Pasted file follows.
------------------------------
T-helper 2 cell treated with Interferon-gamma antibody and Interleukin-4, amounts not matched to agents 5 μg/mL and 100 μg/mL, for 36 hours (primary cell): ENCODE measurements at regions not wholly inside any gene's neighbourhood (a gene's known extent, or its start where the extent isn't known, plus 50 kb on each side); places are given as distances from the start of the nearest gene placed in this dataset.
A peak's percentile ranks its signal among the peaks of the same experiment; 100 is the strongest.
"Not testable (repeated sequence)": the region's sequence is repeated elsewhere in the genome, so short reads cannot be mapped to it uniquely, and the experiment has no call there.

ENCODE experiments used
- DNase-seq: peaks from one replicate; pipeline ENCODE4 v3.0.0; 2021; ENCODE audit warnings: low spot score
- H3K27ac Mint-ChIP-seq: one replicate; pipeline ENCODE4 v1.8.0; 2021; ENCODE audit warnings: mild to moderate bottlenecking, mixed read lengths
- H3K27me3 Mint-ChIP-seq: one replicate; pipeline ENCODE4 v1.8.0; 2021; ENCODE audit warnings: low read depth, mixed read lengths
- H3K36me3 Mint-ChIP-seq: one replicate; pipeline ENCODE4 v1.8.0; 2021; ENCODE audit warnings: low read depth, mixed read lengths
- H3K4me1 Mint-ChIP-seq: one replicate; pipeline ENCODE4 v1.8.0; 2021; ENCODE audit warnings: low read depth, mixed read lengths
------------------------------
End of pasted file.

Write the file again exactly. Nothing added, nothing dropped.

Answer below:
T-helper 2 cell treated with Interferon-gamma antibody and Interleukin-4, amounts not matched to agents 5 μg/mL and 100 μg/mL, for 36 hours (primary cell): ENCODE measurements at regions not wholly inside any gene's neighbourhood (a gene's known extent, or its start where the extent isn't known, plus 50 kb on each side); places are given as distances from the start of the nearest gene placed in this dataset.
A peak's percentile ranks its signal among the peaks of the same experiment; 100 is the strongest.
"Not testable (repeated sequence)": the region's sequence is repeated elsewhere in the genome, so short reads cannot be mapped to it uniquely, and the experiment has no call there.

ENCODE experiments used
- DNase-seq: peaks from one replicate; pipeline ENCODE4 v3.0.0; 2021; ENCODE audit warnings: low spot score
- H3K27ac Mint-ChIP-seq: one replicate; pipeline ENCODE4 v1.8.0; 2021; ENCODE audit warnings: mild to moderate bottlenecking, mixed read lengths
- H3K27me3 Mint-ChIP-seq: one replicate; pipeline ENCODE4 v1.8.0; 2021; ENCODE audit warnings: low read depth, mixed read lengths
- H3K36me3 Mint-ChIP-seq: one replicate; pipeline ENCODE4 v1.8.0; 2021; ENCODE audit warnings: low read depth, mixed read lengths
- H3K4me1 Mint-ChIP-seq: one replicate; pipeline ENCODE4 v1.8.0; 2021; ENCODE audit warnings: low read depth, mixed read lengths